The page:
I would add that it seems that maybe Gene and Roger in this particular case weren’t paying attention to the film. In addition, did Ebert knock 1981’s Dragonslayer? Now in truth Krull has obtained a cult status. Partly I am sure because of the embarrassment of riches it had with its cast. Liam Neeson, Robbie Coltrane, Freddie Jones, and Alun Armstrong to name a few.
Krull - Alun Armstrong

Let’s not fail to mention that the movie also boasts a fantastic score, by the late and great James Horner.

[Via] 200 Verde

I still find the movie to be just as thrilling as in my youth. I say this having fully removed those rose-tinted spectacles. Is it a perfect movie, most assuredly not. Krull is however an entertaining film, definitely deserving of a better score than 33% on Rotten Tomatoes, friends.
Krull - Rell

I’ve rambled on about things I like about Krull so how about watching something very special?

Thanks to DeeDee Bigelow’s YouTube channel, we can see Ken Marshall, who played Prince Colwyn hold the Glaive in his hands after 30 years.

Apt Pupil - Novel

Remember The 1987 Apt Pupil Film…Wait, What?!

At first you might be thinking I’m joking about an Apt Pupil movie from 1987. In this case though I certainly am not. While there was of course the 1998 feature film by Bryan Singer. Starring the late Brad Renfro as well as Sir Ian McKellen. The fact of the matter is we came very close to a 1987 adaptation of Stephen King’s Apt Pupil.
Apt Pupil

Apt Pupil was a 1982 novella by King. Published in Different Seasons. The story concerns a young man named Todd Bowden, who has realized the terrible secret of Arthur Denker. This secret turns out to be that Arthur is in fact a Nazi war criminal known as Kurt Dussander. Soon Kurt and Todd’s friendship results in murder.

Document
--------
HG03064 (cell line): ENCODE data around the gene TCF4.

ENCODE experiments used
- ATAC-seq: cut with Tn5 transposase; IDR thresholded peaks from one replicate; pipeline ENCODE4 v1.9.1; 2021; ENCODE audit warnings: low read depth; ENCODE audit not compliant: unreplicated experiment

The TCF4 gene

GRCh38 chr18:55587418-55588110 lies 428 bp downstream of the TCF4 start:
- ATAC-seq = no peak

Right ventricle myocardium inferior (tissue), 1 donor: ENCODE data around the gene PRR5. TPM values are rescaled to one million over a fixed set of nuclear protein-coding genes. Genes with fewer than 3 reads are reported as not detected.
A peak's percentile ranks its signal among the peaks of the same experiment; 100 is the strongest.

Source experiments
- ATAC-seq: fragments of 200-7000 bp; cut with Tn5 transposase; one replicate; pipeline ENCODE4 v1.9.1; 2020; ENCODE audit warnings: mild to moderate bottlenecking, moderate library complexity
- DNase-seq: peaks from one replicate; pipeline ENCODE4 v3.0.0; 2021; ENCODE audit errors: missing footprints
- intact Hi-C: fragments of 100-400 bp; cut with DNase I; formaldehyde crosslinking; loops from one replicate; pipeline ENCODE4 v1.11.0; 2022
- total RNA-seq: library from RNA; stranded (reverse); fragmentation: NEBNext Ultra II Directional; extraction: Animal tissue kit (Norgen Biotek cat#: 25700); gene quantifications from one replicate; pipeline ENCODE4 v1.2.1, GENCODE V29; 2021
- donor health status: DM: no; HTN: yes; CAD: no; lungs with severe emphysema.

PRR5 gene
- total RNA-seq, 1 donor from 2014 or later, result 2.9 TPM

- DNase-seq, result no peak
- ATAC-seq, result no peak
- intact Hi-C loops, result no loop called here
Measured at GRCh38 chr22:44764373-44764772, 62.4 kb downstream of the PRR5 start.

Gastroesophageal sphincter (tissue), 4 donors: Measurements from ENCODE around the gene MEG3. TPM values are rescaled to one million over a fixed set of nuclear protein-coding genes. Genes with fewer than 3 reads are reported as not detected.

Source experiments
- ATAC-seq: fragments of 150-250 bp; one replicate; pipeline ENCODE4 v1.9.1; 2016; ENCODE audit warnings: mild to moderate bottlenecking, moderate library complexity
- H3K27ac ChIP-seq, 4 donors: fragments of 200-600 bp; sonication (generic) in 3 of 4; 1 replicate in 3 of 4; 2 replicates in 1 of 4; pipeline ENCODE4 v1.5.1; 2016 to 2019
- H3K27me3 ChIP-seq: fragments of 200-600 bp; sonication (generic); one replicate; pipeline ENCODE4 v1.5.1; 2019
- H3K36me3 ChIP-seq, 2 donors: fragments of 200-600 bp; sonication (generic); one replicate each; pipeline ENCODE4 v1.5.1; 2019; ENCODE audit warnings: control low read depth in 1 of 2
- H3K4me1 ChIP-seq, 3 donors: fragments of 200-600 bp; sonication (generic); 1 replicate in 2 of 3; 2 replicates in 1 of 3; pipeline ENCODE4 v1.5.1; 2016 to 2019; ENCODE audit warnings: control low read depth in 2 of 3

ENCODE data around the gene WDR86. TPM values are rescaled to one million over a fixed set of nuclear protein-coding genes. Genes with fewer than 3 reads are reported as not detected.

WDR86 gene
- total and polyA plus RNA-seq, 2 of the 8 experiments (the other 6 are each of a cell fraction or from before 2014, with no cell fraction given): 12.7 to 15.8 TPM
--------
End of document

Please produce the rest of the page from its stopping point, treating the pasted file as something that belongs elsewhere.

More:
Both unknown to the other are stalking the homeless community in an attempt to rid themselves of nightmares. Things spiral out of control for both Todd and Kurt, thanks to not just the homicide but the web of lies and distrust the two spin.

Bryan Singer’s film in my opinion does a remarkable job of capturing the feel of the novella. The darkness of Kurt’s past of course as well as Todd’s acceptance and desire to feel the same. Some critics even made note that Singer’s adaptation managed to make King’s story even more darker by changing the ending. Having said that, I am in the camp that feels the ending doesn’t live up to the source material.

I was working at the Razorback Theatre back when Apt Pupil was released. I can tell you that it played to mostly empty auditoriums. It seems to have been mirrored in it’s theatrical run elsewhere as well. Regardless, as I’ve already mentioned in spite of the ending, I do like the film.